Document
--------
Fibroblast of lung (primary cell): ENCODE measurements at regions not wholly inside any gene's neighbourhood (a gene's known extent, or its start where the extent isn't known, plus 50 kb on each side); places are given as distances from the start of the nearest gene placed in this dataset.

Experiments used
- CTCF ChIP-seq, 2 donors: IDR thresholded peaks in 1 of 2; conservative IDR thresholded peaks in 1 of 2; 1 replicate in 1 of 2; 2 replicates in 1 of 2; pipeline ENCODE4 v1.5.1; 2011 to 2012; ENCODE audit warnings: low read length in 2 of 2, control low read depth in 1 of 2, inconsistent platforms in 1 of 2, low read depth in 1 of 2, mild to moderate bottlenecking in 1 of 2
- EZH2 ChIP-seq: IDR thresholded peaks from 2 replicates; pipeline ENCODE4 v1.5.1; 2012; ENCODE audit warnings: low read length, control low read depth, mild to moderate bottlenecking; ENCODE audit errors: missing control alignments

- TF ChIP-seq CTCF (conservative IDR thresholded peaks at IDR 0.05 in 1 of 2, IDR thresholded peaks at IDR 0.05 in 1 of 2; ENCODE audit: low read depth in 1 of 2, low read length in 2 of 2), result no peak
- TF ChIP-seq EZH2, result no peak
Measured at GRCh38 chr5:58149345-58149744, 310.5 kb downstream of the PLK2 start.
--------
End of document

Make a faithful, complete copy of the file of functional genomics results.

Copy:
Fibroblast of lung (primary cell): ENCODE measurements at regions not wholly inside any gene's neighbourhood (a gene's known extent, or its start where the extent isn't known, plus 50 kb on each side); places are given as distances from the start of the nearest gene placed in this dataset.

Experiments used
- CTCF ChIP-seq, 2 donors: IDR thresholded peaks in 1 of 2; conservative IDR thresholded peaks in 1 of 2; 1 replicate in 1 of 2; 2 replicates in 1 of 2; pipeline ENCODE4 v1.5.1; 2011 to 2012; ENCODE audit warnings: low read length in 2 of 2, control low read depth in 1 of 2, inconsistent platforms in 1 of 2, low read depth in 1 of 2, mild to moderate bottlenecking in 1 of 2
- EZH2 ChIP-seq: IDR thresholded peaks from 2 replicates; pipeline ENCODE4 v1.5.1; 2012; ENCODE audit warnings: low read length, control low read depth, mild to moderate bottlenecking; ENCODE audit errors: missing control alignments

- TF ChIP-seq CTCF (conservative IDR thresholded peaks at IDR 0.05 in 1 of 2, IDR thresholded peaks at IDR 0.05 in 1 of 2; ENCODE audit: low read depth in 1 of 2, low read length in 2 of 2), result no peak
- TF ChIP-seq EZH2, result no peak
Measured at GRCh38 chr5:58149345-58149744, 310.5 kb downstream of the PLK2 start.